Israel’s Politics of Citizenship

in Israel Studies Review
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abstract

Israel has absorbed considerable numbers of non-olim immigrants since the 1990s. This phenomenon has posed new challenges to the state’s highly restrictive and ethnic citizenship policy, resulting in the emergence of a new phase in its politics of citizenship, which this article seeks to describe and analyze. By employing the methodology of political claims analysis—based on newspaper articles reporting attempts to expand immigrants’ access to Israeli citizenship between 1994 and 2013—and an in-depth study of one specific struggle over immigrants’ status, spanning the years 2003–2006, it shows that Israel provides a much narrower, although by no means closed, ‘opportunity structure’ for enabling immigrants to access citizenship when compared to developed liberal democracies.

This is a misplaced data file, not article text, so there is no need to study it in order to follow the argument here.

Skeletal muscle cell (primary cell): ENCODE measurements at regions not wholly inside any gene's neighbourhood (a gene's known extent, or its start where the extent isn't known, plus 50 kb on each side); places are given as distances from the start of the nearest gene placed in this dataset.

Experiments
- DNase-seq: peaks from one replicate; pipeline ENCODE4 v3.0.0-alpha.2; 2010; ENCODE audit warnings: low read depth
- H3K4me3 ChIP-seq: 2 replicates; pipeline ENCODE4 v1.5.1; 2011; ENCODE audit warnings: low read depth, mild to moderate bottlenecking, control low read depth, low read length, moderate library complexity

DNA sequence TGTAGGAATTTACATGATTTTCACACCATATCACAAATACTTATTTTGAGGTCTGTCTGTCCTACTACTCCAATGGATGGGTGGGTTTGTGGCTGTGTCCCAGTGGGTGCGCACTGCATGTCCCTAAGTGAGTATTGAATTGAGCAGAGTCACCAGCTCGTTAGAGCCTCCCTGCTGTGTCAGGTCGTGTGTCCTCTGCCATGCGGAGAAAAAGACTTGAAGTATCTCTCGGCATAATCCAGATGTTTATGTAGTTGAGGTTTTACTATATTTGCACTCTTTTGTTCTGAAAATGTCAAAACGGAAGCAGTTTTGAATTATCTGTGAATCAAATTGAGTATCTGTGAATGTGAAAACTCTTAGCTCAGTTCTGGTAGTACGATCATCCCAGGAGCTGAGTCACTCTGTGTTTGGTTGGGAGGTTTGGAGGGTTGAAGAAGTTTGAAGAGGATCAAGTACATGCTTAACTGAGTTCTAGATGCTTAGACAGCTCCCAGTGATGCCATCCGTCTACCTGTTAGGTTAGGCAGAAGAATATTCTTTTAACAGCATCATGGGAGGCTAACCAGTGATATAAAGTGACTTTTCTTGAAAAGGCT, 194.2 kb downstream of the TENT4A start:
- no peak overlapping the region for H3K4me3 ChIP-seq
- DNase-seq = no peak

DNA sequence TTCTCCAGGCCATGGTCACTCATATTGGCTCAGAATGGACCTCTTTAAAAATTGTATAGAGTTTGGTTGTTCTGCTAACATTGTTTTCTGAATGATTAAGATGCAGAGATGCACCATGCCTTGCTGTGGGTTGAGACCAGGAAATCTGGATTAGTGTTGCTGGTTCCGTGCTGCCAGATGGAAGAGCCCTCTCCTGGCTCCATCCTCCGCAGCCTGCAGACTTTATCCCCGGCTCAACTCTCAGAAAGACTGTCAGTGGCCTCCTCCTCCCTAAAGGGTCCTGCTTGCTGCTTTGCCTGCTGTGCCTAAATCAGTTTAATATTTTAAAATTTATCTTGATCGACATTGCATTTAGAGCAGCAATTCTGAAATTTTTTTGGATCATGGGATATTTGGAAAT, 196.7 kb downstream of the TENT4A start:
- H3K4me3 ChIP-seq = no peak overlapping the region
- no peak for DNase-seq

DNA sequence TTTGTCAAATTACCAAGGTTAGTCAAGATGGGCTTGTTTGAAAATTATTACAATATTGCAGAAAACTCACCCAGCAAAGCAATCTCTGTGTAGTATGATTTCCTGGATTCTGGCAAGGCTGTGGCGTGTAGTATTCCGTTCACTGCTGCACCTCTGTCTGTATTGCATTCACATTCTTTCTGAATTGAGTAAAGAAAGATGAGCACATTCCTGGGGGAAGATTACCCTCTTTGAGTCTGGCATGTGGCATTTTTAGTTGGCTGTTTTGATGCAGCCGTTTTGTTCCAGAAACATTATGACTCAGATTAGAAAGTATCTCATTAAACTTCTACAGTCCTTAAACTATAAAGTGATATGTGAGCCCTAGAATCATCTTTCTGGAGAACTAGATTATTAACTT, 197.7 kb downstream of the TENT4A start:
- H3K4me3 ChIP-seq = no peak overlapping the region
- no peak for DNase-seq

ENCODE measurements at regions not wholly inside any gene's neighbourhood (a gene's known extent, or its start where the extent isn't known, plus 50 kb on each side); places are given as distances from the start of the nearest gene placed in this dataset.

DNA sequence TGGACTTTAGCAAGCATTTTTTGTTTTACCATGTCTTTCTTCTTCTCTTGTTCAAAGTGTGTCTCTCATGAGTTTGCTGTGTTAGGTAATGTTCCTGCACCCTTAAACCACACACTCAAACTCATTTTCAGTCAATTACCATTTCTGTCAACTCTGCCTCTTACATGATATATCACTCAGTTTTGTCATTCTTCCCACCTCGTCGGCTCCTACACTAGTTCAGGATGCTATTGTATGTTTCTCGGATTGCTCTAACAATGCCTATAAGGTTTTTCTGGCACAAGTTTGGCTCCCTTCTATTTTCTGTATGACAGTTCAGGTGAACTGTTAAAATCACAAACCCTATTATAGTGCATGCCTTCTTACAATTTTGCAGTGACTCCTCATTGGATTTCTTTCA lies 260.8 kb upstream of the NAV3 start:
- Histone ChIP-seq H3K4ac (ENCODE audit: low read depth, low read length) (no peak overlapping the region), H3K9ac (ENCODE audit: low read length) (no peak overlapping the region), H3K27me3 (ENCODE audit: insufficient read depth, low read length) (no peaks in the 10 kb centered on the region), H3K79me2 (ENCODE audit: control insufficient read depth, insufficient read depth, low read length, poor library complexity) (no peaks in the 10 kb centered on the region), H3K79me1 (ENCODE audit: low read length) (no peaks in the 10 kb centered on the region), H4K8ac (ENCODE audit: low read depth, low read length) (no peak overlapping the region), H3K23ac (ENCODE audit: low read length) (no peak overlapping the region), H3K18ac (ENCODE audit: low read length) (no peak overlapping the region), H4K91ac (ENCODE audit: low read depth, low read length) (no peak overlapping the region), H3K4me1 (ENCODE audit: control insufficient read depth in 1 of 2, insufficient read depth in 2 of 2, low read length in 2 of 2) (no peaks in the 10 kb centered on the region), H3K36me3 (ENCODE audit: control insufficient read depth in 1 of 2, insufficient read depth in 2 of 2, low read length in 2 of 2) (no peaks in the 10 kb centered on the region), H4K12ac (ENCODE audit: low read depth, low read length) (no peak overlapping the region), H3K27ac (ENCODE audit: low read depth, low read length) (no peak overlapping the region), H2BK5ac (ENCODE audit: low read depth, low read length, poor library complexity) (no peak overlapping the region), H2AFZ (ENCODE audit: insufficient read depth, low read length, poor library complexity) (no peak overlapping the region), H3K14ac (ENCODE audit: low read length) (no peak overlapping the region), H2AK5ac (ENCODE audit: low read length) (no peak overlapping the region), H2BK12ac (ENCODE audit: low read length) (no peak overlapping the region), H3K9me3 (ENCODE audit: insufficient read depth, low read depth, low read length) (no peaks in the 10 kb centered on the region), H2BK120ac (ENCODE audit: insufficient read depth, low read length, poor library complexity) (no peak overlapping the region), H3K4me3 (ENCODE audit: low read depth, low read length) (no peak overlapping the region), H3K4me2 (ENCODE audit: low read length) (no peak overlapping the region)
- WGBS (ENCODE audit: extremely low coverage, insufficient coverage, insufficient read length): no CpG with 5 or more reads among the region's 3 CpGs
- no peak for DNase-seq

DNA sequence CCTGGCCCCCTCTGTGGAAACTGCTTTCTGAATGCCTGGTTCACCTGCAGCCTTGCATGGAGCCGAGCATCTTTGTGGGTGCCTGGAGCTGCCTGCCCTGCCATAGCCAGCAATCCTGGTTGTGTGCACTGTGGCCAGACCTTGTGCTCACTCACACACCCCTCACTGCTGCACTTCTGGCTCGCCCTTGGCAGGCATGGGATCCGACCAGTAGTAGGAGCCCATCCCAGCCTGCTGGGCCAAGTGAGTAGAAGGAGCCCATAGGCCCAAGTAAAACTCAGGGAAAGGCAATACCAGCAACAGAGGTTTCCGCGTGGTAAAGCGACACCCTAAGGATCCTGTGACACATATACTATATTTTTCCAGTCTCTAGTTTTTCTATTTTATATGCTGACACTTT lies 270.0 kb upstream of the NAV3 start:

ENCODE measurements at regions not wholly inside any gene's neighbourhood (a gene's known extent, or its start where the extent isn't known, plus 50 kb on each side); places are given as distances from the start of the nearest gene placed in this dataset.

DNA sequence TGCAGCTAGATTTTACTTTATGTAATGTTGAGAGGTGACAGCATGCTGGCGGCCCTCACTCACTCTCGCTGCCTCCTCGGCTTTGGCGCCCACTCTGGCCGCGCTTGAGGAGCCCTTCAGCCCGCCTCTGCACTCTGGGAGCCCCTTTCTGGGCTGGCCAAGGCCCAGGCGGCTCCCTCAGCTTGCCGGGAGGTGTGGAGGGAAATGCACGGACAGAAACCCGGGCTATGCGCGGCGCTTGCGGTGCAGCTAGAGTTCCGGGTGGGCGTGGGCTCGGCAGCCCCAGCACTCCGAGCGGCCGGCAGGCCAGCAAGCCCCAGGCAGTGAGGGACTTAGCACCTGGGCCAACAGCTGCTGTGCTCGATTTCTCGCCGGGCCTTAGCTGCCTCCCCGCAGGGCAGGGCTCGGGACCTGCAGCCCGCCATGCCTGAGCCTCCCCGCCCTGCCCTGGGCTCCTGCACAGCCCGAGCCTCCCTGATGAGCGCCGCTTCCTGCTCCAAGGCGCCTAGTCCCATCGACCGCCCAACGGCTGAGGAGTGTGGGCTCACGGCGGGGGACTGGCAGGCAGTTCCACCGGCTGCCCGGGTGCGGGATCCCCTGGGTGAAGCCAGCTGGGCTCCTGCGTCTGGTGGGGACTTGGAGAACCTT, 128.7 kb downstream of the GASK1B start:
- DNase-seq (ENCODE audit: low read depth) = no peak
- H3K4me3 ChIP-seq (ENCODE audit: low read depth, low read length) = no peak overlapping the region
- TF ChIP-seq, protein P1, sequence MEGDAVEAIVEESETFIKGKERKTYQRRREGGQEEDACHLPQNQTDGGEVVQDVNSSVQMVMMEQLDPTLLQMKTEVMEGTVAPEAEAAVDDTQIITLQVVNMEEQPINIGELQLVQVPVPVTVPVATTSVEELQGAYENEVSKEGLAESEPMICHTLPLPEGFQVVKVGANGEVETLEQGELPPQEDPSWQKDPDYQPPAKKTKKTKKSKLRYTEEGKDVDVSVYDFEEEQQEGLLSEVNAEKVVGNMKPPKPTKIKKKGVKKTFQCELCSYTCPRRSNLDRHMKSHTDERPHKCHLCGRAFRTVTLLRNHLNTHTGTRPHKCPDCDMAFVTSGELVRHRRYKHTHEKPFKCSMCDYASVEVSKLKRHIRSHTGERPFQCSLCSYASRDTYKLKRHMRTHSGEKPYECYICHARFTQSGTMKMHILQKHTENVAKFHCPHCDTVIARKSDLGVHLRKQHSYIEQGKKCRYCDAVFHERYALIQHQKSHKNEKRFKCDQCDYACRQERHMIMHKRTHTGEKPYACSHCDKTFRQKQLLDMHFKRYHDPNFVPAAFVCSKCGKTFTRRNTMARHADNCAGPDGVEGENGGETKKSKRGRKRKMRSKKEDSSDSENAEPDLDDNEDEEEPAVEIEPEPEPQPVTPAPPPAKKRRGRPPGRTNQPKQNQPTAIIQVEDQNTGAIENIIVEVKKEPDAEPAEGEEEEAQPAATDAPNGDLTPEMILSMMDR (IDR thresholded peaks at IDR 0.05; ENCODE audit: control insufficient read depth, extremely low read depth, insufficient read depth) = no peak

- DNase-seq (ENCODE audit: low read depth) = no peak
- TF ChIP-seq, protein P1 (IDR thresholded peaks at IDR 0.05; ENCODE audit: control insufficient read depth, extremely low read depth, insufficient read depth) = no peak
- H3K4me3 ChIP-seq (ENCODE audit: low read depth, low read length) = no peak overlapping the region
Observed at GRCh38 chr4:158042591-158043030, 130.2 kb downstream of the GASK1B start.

Contributor Notes

assaf shapira is a Researcher at the Israel Democracy Institute’s Center for Governance and the Economy. He received a PhD in Political Science from the Hebrew University of Jerusalem, and later was a Postdoctoral Fellow at the Leonard Davis Institute for International Relations at the Hebrew University of Jerusalem and at the Centre d’études européennes de Sciences Po (Paris). His research largely focuses on the representation and participation of citizens and various social groups, especially minorities and other marginalized communities, in politics and particularly in Israeli politics. E-mail: shapias@gmail.com

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